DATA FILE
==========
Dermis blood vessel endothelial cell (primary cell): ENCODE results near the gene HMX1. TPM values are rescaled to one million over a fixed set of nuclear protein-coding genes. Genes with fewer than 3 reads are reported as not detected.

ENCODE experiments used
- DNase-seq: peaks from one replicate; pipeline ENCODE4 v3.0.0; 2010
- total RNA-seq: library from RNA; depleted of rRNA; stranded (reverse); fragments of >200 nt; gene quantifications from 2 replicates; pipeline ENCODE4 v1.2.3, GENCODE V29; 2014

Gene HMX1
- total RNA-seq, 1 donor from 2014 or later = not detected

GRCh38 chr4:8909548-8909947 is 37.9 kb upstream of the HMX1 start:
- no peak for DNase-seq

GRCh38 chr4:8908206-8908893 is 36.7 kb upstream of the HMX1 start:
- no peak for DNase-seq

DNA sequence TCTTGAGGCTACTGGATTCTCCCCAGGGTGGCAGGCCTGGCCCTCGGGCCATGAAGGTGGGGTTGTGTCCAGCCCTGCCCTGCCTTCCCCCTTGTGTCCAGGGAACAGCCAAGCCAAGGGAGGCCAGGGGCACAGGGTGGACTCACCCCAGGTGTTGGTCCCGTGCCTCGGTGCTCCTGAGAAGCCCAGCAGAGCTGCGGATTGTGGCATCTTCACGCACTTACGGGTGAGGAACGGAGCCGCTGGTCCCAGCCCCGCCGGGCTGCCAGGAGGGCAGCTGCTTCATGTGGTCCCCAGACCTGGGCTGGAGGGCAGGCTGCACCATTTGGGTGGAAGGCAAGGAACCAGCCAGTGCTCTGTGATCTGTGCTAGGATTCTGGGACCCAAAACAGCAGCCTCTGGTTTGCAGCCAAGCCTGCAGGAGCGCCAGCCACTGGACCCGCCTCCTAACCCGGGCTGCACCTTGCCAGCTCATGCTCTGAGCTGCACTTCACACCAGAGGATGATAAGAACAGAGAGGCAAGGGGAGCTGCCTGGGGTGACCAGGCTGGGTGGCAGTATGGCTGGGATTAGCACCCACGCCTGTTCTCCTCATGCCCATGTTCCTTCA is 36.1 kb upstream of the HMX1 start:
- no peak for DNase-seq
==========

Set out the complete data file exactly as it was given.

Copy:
Dermis blood vessel endothelial cell (primary cell): ENCODE results near the gene HMX1. TPM values are rescaled to one million over a fixed set of nuclear protein-coding genes. Genes with fewer than 3 reads are reported as not detected.

ENCODE experiments used
- DNase-seq: peaks from one replicate; pipeline ENCODE4 v3.0.0; 2010
- total RNA-seq: library from RNA; depleted of rRNA; stranded (reverse); fragments of >200 nt; gene quantifications from 2 replicates; pipeline ENCODE4 v1.2.3, GENCODE V29; 2014

Gene HMX1
- total RNA-seq, 1 donor from 2014 or later = not detected

GRCh38 chr4:8909548-8909947 is 37.9 kb upstream of the HMX1 start:
- no peak for DNase-seq

GRCh38 chr4:8908206-8908893 is 36.7 kb upstream of the HMX1 start:
- no peak for DNase-seq

DNA sequence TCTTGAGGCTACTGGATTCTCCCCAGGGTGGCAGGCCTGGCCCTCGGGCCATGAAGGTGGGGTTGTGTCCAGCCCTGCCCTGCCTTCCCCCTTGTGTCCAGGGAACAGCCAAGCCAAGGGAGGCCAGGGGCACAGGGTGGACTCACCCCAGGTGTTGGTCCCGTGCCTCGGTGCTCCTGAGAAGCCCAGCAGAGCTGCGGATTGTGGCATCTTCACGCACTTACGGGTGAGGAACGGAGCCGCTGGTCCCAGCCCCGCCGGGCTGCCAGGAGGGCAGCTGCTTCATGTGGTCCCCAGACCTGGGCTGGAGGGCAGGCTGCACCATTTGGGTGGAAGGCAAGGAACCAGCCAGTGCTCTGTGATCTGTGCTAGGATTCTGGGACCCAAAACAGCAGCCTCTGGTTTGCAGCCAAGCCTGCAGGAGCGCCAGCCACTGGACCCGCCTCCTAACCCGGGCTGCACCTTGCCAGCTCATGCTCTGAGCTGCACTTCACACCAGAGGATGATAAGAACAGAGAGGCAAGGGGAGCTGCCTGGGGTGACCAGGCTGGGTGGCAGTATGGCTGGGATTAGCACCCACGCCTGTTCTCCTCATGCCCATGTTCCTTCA is 36.1 kb upstream of the HMX1 start:
- no peak for DNase-seq